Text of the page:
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R Day

emembrance

Lest We Forget LEST WE FORGET

Honouring our Country’s

3300 Valleyview Dr, Kamloops 778.362.9525 | theresidencekamloops.com


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CourageRemembered

Veteran reflects on War Amps’ 100th anniversary On Nov. 11, Second World War veteran Charlie Jefferson will not only be thinking of all those who have served and continue to serve on behalf of Canada, he will also be reflecting on the 100th anniversary of The War Amps, an organization that has supported him and generations of amputees. In March 1945, Jefferson was serving as a lieutenant with the Queen’s Own Rifles Regiment in the Rhine Valley, Germany. He was injured by an anti-personnel mine explosion, resulting in the loss of his left leg below the knee. When he returned to Canada, Jefferson was greeted by a war amputee veteran who re-assured him that living with an amputation would not be a barrier to a successful life and that The War Amps would be there to support him. The War Amps was started in 1918 by amputee veterans returning from the First World War to help each other in adapting to their new reality as amputees. They then welcomed amputee veterans following the Second World War, sharing all what they had learned, as well as starting the Key Tag Service to allow the new members to gain meaningful employment and provide a service to the public. Jefferson said he gained practical advice from fellow amputee veterans, such as how to protect the skin on his stump from blisters. He noted the moral support he received was just as important because it made him

feel like he was not alone. “It became easier to accept your amputation and helped make the most of what you’ve got left,” Jefferson said. Over the years, he “paid it forward” by visiting new amputees in hospitals and at their homes to provide the same guidance that he had been given. “I would tell them what success I had and what was working for me, so there was a comradery and information transfer,” he said. This peer support was then passed on to a new generation. In 1975, war amputee veterans recognized their knowledge and experience could help others, so they started The War Amps Child Amputee (CHAMP) Program, which provides financial assistance for the cost of artificial limbs and regional seminars to young amputees. Rob Larman, ddirector of The War Amps Playsafe/ Drivesafe Program, lost his right leg in a train accident at the age of 14 and grew up with the CHAMP Program. “On Remembrance Day, I think of the incredible legacy these First and Second World War amps, like Mr. Jefferson, have created for all amputees in this country,” Larman said. “I’m proud to, in turn, help the younger amputees who have come after me.” For more information on The War Amps, go online to waramps.ca.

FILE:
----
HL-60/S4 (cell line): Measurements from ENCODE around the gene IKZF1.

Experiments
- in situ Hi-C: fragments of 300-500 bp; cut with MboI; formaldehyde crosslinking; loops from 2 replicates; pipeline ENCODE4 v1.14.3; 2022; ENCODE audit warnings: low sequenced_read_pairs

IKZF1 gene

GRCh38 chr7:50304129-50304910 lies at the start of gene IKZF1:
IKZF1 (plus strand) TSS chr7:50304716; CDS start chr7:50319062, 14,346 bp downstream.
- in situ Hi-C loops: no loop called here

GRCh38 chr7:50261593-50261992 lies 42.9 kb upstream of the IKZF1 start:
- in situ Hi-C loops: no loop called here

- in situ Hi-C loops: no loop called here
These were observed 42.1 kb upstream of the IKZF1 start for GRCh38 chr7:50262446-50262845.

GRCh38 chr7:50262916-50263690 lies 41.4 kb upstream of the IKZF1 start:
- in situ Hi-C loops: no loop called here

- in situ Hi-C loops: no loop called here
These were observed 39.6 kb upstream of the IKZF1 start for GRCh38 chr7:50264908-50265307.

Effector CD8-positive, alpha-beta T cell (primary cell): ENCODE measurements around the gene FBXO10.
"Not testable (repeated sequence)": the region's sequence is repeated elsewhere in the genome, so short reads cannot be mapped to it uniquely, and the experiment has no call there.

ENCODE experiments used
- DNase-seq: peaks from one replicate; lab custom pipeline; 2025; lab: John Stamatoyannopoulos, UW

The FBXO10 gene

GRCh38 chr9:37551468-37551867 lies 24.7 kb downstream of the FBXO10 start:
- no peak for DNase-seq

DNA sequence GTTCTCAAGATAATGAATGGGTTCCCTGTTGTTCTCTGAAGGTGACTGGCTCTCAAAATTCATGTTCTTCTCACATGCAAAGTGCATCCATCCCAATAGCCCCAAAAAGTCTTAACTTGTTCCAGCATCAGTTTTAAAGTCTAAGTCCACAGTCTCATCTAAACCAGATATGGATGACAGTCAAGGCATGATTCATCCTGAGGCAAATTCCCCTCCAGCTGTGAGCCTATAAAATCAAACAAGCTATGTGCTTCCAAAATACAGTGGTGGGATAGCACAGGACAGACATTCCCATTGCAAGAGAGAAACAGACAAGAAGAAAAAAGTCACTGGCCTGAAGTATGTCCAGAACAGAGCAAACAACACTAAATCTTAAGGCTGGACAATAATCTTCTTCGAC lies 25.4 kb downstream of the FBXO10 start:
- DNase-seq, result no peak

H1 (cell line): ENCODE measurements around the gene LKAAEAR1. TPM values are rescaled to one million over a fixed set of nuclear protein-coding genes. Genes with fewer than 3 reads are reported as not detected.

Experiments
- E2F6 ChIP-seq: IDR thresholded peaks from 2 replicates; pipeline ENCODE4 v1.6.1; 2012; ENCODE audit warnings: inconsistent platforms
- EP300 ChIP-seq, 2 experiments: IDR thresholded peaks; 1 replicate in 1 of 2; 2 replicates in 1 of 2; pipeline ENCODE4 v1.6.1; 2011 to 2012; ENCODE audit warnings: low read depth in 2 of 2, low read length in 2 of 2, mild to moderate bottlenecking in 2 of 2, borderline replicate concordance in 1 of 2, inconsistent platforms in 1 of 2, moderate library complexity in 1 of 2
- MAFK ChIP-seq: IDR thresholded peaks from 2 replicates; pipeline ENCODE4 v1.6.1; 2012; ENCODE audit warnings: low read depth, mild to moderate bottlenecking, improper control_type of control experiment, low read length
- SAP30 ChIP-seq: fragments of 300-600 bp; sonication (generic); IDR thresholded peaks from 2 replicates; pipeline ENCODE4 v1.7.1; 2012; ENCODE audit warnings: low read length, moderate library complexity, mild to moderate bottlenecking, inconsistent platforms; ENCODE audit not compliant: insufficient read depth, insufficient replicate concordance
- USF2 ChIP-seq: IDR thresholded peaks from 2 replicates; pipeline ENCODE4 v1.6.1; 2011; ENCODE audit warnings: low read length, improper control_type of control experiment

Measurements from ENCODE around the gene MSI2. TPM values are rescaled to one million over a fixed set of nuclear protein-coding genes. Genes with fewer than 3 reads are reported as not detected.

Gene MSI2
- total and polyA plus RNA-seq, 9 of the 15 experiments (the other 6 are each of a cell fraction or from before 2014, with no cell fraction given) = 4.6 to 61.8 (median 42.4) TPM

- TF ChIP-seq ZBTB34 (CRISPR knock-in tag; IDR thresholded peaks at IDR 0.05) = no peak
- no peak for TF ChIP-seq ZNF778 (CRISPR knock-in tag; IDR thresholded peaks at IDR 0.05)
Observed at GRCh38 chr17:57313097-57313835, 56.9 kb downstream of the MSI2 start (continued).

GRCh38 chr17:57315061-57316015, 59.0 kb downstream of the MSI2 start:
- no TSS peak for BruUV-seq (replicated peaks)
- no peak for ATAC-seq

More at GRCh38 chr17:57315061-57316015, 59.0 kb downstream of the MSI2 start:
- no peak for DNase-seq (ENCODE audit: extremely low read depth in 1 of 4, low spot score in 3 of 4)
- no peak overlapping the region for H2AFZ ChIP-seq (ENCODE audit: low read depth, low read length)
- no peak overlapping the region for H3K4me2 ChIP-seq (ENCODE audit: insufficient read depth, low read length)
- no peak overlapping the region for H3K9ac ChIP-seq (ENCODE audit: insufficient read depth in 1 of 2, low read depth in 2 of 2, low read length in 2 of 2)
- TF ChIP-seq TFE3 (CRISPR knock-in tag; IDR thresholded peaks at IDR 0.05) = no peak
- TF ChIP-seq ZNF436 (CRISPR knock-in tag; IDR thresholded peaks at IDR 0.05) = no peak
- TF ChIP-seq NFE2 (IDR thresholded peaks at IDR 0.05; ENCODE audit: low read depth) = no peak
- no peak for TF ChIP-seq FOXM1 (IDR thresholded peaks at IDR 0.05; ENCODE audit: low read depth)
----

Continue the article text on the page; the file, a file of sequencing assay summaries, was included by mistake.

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Lest We Forget

‘MY DEAR WILL: Kamloops woman publishes book of unique First World War letters Marian Owens perusing Letters from the Front and Letters to the Front. DAVE EAGLES/KTW

TIM PETRUK

STAFF REPORTER

tim@kamloopsthisweek.com

W

hen Marian Owens was a young girl, it was not unusual for her father to spend hours in the den of the family’s Toronto home — alone. “He was very private,” Owens told KTW. “He had a den. He would go into the den and we knew he was into his letters.” William Shaw Antliff, Marian’s father, was a private in the Ninth Field Ambulance Corps — a stretcher bearer — in the First World War. He had been recruited while a 19-year-old student at McGill. Like many of his fellow soldiers and combatants, Antliff was a prolific writer of letters — handwritten notes from the front that were cherished by family at home, letters that have been passed down generations since. What made Antliff unique, though, was that he wasn’t just sending letters to his family. He was also sending back the letters he received from them, read and responded to — notes to the front that rarely survived long in the possession of the soldiers to whom they were addressed. “Usually, now, you do not get letters to the front,” Owens said. “But my dad decided he was going to send all the letters he got back. His mother said, ‘Why are you sending these back?’ My dad said, ‘Just keep them.’” Her father’s decision to keep the letters he received at war has left Owens with a stash of hundreds of